There is an impressive cast behind The Dinner that makes it intriguing from the outset. Richard Gere and Laura Linney would be enough to get anyone’s attention but add Steve Coogan and Rebecca Hall and you start to imagine that there should be some quality behind The Dinner. There is a lot to like about the movie but there is also elements which struggle to work as well.
The actual idea behind the movie is a good one. Two couples, linked through brothers caught in a deep family rivalry, meet to discuss an “incident” involving their sons. The incident is drip-fed through the conversation, as the people involved in the story clearly know more than the eavesdropping audience. It is a classic story-device and is worked to good effect here, particularly as The Dinner in question is constantly interrupted, delayed and de-railed by events outside of the conversation the foursome are struggling to finish.
The incident itself is also of interest and worthy of the movie’s story. The fact it could end a political career (Richard Gere) but in doing so destroy the life of Laura Linney and Steve Coogan’s son means the characters are at odds from the outset and it leads to some well-scripted, well-acted dramatic confrontations.
The film is deeper than just The Dinner though and there are flashbacks and non-linear story-telling to fill in the pieces of the four character’s back-story. This includes conversations about adoption, depression, nervous-breakdowns and (strangely) The Battle of Gettysburg. Each flashback fills in the pieces nicely, as with each new scene we are given a deeper understanding of the events and what has caused this Dinner to occur.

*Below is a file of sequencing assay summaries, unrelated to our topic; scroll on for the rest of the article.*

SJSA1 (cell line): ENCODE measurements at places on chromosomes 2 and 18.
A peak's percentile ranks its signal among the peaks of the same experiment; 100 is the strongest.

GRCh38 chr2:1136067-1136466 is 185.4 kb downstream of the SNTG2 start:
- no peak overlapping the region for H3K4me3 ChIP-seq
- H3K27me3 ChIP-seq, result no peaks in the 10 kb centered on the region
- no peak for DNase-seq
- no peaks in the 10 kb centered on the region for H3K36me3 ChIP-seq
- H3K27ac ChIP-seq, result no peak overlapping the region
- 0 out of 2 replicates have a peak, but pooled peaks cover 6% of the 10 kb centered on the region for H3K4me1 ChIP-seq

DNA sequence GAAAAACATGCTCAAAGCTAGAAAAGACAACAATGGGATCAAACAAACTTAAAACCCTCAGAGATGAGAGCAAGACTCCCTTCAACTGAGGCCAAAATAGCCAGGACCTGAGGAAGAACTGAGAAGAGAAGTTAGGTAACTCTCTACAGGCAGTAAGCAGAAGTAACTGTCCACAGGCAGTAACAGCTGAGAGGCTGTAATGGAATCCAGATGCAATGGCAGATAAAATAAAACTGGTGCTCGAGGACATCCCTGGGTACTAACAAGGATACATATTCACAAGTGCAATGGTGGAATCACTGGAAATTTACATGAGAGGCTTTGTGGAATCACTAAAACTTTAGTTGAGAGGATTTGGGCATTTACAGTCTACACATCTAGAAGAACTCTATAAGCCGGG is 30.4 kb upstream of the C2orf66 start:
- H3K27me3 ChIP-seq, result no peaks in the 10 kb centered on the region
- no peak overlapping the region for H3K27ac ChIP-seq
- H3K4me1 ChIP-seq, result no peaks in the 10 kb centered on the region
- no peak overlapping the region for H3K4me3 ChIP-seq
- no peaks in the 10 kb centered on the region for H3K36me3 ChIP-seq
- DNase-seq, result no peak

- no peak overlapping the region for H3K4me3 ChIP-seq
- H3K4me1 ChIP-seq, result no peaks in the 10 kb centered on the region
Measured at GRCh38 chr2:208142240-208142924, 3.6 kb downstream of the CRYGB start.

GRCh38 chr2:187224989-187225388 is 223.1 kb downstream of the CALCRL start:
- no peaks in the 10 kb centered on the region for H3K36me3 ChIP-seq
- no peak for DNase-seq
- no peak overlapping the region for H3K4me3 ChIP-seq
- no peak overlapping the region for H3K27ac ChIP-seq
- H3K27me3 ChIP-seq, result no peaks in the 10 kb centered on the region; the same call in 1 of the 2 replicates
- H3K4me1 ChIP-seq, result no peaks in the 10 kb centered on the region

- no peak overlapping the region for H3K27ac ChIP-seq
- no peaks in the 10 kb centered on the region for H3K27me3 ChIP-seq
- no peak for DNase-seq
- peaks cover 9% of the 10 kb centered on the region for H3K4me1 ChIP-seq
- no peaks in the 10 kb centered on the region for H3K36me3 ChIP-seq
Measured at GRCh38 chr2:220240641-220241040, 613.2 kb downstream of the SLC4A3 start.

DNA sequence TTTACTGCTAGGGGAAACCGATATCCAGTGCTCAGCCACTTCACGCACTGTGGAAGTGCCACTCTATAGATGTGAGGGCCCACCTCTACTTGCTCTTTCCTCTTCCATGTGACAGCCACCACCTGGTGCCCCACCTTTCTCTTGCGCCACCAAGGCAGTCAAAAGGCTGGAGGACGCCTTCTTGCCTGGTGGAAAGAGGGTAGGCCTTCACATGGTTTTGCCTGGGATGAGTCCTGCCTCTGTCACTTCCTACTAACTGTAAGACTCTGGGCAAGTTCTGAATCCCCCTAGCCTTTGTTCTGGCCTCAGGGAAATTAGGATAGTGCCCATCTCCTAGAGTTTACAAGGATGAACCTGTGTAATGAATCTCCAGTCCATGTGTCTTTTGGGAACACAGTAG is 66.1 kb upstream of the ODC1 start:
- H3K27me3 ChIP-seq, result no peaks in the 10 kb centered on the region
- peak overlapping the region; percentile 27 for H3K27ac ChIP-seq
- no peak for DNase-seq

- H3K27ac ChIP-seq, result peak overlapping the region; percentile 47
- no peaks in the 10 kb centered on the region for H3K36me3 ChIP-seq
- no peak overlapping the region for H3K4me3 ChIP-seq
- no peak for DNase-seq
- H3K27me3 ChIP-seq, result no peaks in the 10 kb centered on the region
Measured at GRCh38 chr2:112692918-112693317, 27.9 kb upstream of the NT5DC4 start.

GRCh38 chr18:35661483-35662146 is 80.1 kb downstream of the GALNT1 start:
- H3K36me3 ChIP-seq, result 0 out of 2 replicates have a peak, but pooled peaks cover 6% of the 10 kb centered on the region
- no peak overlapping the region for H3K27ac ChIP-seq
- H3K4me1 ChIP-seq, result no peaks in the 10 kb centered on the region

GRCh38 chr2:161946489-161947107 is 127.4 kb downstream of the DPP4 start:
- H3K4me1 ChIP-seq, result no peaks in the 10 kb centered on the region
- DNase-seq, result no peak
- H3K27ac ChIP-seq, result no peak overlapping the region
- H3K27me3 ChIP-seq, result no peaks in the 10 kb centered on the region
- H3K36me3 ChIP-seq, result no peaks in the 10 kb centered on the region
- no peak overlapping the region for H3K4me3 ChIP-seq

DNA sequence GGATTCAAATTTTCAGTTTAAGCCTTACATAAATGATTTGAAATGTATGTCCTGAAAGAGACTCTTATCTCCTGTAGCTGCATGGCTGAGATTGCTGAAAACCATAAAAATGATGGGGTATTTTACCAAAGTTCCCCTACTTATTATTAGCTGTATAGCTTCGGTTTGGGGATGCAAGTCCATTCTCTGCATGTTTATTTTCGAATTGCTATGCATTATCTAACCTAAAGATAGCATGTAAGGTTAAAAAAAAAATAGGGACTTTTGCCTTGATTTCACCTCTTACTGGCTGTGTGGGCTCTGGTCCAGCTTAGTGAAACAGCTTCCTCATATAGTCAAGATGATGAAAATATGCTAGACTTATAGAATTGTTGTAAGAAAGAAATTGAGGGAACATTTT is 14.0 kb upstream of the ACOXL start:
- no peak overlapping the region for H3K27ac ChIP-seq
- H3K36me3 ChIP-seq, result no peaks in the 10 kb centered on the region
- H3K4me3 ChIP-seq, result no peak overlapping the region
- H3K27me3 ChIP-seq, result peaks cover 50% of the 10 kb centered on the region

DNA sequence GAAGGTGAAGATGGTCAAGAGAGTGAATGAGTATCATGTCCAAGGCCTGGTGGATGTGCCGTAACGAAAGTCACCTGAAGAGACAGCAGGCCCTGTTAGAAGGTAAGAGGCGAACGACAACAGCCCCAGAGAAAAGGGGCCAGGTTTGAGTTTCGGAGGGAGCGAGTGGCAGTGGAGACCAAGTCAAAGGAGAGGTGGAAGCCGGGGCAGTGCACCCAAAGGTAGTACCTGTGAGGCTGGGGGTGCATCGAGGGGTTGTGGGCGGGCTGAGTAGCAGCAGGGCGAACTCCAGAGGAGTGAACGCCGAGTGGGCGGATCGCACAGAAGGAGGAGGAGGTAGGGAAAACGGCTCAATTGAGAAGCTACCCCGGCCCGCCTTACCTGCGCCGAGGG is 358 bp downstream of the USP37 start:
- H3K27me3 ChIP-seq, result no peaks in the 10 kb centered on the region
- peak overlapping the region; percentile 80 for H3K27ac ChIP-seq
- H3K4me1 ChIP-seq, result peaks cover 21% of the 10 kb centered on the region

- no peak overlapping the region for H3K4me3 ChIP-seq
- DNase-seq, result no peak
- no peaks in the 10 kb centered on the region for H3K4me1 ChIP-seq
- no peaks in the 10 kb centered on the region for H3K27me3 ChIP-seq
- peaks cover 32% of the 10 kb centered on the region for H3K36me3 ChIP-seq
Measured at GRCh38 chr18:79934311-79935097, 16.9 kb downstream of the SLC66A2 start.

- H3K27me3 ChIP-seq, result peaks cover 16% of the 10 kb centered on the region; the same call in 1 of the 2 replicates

All of this seems good in practice but the film struggles to keep interest throughout. The Dinner itself is infuriating in places as just as progress is being made, one of the characters leaves the table for some ridiculous reason. It fails in realism at times and just seems too cryptic at others. The flashbacks also distract as well. Some are useful, like one in which Coogan’s character has his nervous breakdown but others, like a prolonged visit to the site of Gettysburg, struggles to be relevant and just pulls focus.
As for the “incident” and it’s resolution: this is somewhat dealt with but how well you like your finales clear and focused will depend on your enjoyment. It is an ambiguous ending, with hints at the fate of key characters which will either heighten your enjoyment or dampen it.
Overall, The Dinner is a good idea, with a great cast to pull it off. The story works well but the non-linear aspect and the over-developed back story means that it often feels disjointed and muddled. A little more care is needed and a little more realism at how people actually act at dinner.
Rating – 3.5
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